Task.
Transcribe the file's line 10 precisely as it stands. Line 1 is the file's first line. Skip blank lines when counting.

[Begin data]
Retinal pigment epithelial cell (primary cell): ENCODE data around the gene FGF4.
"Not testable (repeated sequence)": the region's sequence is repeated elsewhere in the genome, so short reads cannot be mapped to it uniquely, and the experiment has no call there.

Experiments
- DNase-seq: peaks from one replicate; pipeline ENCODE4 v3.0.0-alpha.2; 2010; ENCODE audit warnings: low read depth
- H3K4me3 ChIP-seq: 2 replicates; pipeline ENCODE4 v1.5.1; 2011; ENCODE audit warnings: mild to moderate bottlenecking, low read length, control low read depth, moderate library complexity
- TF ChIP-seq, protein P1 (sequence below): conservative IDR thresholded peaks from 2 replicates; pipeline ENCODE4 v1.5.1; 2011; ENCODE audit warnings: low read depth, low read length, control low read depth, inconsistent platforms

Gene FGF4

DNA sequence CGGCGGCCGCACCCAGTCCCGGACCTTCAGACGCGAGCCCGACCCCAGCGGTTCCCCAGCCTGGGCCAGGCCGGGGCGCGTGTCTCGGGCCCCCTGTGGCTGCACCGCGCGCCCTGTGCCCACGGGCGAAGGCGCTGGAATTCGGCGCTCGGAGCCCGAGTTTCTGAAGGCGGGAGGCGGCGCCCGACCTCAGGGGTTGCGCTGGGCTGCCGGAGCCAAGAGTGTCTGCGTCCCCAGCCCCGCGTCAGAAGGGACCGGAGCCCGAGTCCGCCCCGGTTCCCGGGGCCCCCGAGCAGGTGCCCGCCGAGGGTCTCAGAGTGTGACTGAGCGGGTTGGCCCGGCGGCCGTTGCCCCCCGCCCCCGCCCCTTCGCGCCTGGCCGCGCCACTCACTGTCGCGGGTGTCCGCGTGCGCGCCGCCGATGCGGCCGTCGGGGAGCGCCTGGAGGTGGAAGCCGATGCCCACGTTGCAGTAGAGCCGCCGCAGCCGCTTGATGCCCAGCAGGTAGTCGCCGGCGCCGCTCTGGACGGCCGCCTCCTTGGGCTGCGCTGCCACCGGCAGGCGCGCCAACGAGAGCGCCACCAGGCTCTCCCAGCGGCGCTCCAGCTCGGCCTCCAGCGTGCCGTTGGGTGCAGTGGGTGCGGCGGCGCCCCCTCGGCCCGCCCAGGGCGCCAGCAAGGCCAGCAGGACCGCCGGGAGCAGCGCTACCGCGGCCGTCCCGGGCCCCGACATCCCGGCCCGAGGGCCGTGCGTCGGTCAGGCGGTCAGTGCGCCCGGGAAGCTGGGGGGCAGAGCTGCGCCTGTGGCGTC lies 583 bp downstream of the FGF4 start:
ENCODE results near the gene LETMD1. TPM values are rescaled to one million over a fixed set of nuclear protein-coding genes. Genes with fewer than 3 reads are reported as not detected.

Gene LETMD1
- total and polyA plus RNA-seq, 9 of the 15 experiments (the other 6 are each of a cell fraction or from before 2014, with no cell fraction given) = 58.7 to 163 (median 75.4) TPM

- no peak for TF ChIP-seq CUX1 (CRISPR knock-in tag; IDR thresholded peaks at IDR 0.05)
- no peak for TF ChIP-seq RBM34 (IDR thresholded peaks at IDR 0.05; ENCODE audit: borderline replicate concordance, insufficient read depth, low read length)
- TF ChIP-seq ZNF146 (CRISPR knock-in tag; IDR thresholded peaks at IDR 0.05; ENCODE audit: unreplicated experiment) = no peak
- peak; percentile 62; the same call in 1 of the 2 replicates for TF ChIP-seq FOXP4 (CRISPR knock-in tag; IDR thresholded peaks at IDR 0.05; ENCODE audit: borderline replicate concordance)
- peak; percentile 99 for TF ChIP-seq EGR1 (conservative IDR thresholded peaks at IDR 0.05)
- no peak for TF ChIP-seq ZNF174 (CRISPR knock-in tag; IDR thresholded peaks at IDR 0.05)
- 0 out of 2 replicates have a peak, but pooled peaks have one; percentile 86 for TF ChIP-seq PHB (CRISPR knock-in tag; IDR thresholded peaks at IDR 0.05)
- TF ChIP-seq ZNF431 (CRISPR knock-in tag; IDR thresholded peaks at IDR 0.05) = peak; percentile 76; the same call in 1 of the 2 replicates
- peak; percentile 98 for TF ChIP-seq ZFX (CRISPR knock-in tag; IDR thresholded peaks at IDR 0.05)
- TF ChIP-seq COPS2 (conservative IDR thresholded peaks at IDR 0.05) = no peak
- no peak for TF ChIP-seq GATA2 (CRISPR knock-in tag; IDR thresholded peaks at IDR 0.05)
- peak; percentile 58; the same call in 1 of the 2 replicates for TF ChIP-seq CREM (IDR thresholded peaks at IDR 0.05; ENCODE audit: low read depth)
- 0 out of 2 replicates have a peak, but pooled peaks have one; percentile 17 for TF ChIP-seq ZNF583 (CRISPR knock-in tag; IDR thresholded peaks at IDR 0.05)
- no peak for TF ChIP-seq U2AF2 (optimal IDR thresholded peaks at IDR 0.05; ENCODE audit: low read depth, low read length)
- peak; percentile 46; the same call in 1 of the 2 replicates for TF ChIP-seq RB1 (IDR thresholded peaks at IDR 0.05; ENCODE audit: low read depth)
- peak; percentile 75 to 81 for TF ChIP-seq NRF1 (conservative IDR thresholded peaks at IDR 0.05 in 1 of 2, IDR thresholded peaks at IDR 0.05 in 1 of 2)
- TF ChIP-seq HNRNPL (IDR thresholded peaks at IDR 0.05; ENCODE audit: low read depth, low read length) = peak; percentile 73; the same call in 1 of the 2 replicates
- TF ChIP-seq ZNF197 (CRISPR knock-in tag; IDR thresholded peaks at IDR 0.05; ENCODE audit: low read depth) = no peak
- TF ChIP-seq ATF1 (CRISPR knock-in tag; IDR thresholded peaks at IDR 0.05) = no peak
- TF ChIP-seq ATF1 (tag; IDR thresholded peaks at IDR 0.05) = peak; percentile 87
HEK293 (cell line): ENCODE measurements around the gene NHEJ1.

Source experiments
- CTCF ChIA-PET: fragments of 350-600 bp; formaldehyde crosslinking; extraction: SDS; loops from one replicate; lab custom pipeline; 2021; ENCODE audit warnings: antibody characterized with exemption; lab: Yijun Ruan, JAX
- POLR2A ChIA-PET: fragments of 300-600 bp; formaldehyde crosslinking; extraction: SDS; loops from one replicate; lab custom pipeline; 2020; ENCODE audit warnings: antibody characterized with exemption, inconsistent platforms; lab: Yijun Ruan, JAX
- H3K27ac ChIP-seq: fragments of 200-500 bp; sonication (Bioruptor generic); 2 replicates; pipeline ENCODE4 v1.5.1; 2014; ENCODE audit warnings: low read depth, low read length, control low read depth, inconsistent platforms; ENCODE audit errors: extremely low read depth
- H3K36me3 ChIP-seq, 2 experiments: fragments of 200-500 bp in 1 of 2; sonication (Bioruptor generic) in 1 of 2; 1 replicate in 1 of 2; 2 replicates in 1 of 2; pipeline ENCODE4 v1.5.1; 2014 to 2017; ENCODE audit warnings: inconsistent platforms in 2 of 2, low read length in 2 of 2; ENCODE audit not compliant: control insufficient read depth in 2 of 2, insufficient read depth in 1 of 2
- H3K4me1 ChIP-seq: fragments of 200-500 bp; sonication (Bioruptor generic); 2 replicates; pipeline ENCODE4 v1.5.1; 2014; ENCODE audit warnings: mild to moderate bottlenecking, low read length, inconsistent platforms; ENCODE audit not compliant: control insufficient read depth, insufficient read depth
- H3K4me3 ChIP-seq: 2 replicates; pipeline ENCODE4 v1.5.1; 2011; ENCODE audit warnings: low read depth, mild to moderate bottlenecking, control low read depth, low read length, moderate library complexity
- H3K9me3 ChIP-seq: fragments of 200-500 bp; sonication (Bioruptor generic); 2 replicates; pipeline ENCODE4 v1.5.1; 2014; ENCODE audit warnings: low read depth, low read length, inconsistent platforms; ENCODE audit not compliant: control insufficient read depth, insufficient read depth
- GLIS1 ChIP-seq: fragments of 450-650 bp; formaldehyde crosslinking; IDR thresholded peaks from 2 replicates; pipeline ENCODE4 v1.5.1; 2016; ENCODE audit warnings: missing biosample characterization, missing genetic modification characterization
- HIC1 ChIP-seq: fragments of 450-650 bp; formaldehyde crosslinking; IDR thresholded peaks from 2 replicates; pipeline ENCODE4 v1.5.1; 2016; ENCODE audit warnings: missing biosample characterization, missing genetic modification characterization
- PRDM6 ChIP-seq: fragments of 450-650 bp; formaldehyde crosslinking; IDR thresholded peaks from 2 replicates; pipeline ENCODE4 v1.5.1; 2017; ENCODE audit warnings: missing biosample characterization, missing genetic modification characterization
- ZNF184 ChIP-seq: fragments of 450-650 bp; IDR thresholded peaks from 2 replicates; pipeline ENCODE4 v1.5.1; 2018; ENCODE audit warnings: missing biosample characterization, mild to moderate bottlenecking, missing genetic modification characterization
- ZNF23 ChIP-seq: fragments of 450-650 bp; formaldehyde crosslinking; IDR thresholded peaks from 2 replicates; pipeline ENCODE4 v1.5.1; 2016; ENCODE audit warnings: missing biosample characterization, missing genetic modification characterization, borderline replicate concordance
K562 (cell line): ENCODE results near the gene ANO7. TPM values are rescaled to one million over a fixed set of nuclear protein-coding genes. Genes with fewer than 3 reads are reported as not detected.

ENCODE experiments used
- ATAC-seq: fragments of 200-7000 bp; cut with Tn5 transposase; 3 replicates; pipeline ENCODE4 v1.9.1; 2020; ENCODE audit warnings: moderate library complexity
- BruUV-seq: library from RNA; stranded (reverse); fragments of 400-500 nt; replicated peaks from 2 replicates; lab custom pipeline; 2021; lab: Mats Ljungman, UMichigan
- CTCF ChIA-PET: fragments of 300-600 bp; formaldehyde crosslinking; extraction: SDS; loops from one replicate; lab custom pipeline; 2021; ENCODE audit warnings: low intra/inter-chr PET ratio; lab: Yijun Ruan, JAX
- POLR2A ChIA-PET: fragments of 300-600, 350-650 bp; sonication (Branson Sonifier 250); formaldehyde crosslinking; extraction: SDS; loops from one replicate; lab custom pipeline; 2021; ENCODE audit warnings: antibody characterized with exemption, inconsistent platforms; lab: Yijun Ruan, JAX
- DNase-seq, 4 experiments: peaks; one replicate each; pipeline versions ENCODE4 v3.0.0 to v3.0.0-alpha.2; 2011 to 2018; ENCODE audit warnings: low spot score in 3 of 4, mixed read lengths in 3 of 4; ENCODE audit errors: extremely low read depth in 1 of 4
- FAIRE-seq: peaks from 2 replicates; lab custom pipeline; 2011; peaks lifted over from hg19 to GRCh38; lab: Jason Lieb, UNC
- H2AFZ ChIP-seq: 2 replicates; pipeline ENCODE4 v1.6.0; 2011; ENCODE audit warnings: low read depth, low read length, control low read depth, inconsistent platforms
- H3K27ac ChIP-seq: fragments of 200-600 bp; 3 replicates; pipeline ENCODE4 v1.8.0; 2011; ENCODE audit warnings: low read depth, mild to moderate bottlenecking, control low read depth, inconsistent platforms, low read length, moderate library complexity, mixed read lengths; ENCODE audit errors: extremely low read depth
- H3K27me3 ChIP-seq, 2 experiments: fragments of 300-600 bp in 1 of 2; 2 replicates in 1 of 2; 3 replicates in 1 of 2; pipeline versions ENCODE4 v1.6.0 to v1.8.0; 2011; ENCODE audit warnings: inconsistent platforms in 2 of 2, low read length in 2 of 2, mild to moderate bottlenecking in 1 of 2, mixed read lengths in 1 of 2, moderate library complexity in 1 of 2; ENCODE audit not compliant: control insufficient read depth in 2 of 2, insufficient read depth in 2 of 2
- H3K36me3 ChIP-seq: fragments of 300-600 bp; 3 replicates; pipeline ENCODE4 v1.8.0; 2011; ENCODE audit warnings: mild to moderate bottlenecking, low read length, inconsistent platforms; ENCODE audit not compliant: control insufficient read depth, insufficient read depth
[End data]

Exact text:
Gene LETMD1